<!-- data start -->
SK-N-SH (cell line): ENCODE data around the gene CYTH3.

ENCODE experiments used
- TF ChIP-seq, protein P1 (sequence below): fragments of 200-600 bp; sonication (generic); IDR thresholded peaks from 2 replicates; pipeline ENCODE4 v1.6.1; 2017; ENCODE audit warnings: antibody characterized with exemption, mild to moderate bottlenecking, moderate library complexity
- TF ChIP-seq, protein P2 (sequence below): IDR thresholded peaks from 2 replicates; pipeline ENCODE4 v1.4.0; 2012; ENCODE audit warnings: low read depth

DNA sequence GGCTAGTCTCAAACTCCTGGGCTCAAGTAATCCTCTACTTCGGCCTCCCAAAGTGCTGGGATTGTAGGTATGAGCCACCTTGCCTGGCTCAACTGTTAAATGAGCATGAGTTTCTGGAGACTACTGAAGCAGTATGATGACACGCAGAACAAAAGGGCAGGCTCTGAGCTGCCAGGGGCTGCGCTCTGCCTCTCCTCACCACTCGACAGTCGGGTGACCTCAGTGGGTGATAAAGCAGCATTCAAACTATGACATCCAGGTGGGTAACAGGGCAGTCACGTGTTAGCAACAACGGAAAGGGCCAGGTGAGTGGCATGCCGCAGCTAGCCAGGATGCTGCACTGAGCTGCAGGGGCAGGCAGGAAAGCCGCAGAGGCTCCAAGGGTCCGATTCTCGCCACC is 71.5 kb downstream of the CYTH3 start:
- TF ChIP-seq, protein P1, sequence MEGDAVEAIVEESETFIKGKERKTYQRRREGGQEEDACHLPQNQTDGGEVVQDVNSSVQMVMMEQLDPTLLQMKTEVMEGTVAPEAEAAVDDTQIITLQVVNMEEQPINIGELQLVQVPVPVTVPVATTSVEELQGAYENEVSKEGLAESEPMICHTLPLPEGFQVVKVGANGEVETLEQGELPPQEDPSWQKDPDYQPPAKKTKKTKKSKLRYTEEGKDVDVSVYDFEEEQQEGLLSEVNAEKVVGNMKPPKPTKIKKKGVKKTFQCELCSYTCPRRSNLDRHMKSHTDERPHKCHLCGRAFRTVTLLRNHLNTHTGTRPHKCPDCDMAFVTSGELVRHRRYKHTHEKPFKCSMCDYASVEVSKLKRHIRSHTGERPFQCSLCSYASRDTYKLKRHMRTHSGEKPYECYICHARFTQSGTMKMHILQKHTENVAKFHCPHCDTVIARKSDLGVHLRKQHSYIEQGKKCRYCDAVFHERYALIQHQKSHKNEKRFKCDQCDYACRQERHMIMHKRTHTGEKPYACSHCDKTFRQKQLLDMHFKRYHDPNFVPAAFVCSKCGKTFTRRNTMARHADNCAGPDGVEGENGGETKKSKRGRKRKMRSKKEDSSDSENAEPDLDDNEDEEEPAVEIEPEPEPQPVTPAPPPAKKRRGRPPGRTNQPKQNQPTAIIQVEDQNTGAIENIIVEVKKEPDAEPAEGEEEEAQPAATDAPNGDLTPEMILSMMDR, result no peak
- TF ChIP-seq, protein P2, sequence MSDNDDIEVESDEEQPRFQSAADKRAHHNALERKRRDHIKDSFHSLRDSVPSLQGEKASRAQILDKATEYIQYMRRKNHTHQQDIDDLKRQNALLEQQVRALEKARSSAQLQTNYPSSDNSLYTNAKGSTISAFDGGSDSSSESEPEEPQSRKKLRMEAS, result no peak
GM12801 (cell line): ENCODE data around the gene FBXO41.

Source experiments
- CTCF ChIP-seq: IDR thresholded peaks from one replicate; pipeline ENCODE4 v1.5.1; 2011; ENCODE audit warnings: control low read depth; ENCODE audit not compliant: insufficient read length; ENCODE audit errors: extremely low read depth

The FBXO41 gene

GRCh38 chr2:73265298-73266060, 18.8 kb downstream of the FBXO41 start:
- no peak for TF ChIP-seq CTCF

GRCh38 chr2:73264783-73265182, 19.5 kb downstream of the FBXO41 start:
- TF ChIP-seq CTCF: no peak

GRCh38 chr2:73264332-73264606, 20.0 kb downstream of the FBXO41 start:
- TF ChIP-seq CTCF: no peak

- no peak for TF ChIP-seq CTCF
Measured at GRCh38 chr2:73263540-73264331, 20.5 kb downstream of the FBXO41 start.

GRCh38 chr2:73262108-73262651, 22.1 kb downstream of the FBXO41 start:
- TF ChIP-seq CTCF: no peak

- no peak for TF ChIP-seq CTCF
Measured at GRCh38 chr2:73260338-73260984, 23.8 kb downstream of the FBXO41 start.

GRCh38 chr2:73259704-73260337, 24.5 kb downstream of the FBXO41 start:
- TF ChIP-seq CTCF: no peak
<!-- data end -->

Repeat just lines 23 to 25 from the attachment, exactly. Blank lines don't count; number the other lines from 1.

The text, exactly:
Measured at GRCh38 chr2:73260338-73260984, 23.8 kb downstream of the FBXO41 start.

GRCh38 chr2:73259704-73260337, 24.5 kb downstream of the FBXO41 start:
- TF ChIP-seq CTCF: no peak